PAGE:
When you are undertaking a renovation, whether large or small, there are so many decisions and details to attend to. One of the design selections clients often defer until the very end of a renovation is paint colors. Choosing just the right color for your home can make all the difference in your final result. A misstep on paint can make a terrific renovation and space look less than its best. Here are some tips on paint selection. Our designers are always available for consultation.
It’s difficult to tell what a color is going to look like on your wall from a small paint chip, so many manufacturers offer sample containers of their colors. Depending on the manufacturer, you can buy sample containers in quarts, pints or even smaller sizes, and they range in price from $3 to $8. They’re a wise investment that will prevent you from wasting money on a color that isn’t right. And because colors can change dramatically under different lighting conditions, instead of rolling the sample onto the wall, roll it onto white bristol or tagboard. You’ll be able to move the sample around and view it under all the different lighting conditions in your home.
Paint companies have gone to a lot of trouble grouping colors into “families” and “collections” and “concepts” and “schemes.” Basically, these are combinations of complementary colors that may not occur to you until you see how well they work together. Take advantage of all the research already done for you by color experts. Find brochures at paint stores and go online to paint manufacturer websites, houzz.com and Pinterest, where you’ll find hundreds of examples of interior and exterior paint color combinations.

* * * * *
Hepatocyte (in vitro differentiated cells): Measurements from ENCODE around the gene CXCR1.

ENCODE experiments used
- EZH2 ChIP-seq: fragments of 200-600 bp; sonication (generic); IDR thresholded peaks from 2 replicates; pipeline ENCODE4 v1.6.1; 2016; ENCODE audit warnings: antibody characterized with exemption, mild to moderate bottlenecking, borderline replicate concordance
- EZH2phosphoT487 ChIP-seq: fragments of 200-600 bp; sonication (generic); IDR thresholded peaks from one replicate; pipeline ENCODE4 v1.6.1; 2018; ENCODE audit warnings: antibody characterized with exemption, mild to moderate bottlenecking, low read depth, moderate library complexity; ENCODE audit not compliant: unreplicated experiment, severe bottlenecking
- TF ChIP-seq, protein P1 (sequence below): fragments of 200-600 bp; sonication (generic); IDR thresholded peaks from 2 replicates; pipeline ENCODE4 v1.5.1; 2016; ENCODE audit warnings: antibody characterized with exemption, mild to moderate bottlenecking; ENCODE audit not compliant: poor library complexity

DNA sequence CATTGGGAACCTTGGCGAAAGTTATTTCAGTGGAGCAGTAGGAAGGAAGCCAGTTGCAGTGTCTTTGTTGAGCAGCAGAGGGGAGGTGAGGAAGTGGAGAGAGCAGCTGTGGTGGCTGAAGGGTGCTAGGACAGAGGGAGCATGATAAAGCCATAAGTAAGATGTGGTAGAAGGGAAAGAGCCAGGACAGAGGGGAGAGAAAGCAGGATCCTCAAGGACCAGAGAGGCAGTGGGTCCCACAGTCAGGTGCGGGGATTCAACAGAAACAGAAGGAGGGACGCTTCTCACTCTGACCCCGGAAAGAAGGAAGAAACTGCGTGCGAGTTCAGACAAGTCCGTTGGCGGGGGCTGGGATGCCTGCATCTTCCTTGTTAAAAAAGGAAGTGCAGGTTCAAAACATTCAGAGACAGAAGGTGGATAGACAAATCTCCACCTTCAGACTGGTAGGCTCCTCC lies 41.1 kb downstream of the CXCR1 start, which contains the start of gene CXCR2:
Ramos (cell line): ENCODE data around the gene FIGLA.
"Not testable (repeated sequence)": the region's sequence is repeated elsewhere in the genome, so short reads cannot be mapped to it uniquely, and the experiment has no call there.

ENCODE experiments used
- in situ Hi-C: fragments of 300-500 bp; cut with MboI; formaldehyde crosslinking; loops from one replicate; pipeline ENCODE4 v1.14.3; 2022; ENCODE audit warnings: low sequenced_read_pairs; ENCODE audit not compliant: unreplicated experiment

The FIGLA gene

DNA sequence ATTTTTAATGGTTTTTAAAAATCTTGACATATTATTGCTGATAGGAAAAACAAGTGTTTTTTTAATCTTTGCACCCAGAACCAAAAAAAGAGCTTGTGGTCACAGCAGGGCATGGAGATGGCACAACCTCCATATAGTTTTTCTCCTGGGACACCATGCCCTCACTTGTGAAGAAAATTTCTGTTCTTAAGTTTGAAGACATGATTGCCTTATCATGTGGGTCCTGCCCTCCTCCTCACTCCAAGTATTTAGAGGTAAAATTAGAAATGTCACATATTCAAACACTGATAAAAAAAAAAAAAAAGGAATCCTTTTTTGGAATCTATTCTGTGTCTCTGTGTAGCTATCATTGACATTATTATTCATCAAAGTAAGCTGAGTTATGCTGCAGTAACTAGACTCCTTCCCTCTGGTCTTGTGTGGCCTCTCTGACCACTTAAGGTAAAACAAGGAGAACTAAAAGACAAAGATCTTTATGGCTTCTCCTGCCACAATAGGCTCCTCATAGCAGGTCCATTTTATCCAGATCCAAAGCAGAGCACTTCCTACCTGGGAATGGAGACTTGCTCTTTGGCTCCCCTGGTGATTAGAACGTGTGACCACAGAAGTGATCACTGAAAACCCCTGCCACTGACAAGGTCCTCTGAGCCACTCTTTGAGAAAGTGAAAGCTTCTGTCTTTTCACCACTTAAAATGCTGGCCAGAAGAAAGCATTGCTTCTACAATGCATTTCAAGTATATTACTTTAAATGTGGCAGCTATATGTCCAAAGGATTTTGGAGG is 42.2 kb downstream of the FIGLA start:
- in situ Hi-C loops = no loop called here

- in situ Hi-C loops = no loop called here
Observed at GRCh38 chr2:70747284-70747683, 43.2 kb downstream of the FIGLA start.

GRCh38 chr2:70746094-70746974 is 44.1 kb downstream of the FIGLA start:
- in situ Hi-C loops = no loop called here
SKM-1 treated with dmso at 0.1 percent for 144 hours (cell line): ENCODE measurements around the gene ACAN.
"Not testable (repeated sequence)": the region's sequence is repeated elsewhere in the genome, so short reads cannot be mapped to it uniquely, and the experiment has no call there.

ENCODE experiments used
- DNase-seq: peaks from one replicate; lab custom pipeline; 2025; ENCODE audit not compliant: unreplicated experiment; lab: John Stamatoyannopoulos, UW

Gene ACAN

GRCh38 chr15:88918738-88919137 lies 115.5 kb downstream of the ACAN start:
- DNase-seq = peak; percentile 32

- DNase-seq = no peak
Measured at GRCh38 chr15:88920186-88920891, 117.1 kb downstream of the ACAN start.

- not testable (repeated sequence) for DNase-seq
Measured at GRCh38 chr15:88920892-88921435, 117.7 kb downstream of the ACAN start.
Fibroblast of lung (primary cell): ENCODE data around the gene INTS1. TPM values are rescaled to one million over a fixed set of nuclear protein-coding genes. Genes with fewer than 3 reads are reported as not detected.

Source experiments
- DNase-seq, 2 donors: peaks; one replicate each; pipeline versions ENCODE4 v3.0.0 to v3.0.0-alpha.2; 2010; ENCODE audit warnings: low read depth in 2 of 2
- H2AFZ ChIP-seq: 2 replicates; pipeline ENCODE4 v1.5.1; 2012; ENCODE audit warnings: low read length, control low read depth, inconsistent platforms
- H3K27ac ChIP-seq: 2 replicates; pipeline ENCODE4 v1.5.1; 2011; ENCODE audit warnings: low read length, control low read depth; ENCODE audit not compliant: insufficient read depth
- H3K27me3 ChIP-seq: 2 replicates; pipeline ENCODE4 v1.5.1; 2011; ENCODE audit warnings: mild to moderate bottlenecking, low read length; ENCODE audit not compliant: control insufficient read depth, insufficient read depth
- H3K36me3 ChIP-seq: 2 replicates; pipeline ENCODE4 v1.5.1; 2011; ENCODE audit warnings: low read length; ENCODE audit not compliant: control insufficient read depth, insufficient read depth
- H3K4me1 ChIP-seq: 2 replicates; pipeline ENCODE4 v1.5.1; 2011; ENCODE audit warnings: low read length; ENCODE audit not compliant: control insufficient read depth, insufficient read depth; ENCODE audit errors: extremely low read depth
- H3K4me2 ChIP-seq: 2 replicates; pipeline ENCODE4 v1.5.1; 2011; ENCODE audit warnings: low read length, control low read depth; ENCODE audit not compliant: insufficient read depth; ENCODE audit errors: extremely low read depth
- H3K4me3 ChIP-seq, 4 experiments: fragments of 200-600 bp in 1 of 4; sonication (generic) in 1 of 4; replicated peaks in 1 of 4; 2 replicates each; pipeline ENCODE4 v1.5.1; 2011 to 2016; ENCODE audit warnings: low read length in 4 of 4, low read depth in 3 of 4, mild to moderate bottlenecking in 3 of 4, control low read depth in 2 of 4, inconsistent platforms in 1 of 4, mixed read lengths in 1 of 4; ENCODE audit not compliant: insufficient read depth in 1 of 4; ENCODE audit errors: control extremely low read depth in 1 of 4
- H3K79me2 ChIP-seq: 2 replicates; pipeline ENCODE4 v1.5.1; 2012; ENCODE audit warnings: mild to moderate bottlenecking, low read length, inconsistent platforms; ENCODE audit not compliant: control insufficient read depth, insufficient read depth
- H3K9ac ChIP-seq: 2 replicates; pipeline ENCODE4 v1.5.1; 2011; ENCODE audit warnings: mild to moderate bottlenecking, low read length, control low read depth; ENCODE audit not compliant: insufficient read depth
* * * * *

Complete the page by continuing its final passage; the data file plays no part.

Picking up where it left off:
Base your color choice on the permanent furnishings in the room or the features on the exterior of your home. Inside, the flooring, rugs, artwork, blinds and upholstery will suggest a color direction. Outside, factory-finished materials like the roof, gutters, fascia, soffits and brickwork are existing elements whose colors rarely change but should play a role in determining your paint colors. The landscaping is another important factor. Select colors that fit in with the surrounding palette. If you have brilliant-colored spring-blooming trees or a sea of green foundation plantings, choose colors that will complement them.
Because ceilings are seen in shadow, the color often appears darker than the same paint on walls. If you want the ceiling to match the wall color, buy ceiling paint one or two shades lighter than the wall color. Or instead of buying another gallon of a lighter shade, save money by diluting the wall color you have with 50 percent white paint.
When you choose a color, you have to choose its sheen, too. Most paint companies offer flat, eggshell, satin, semi-gloss and gloss as options. Glossier finishes offer greater durability and are easier to clean, but they emphasize any wall imperfections. Flat paint will do a much better job of hiding imperfections, but it’s easier to damage than high-gloss. Flat finishes are generally best for ceilings and low-traffic areas like living and dining rooms. Glossier finishes can withstand moisture and grease so they’re good for trim and cabinets and high-traffic rooms like kitchens and bathrooms. If you love the way flat wall paint looks but you wish it were more durable, try mixing it 50/50 with eggshell paint. The paint will still offer a non-reflective look, but the eggshell will add some durability to the finish.
For the best results, spend at least $40 to $50 per gallon of paint. Paint is made of solvents, pigments and resins. Better-quality paint will be more concentrated with finer pigments and higher-grade resins, so the final product will have a more even color and durable finish. It’s tempting to try to save money up front, but better coverage ultimately means fewer coats and less paint to buy. Even reputable brands have a range of paint qualities within their product lines, so do your homework and buy the best you can afford.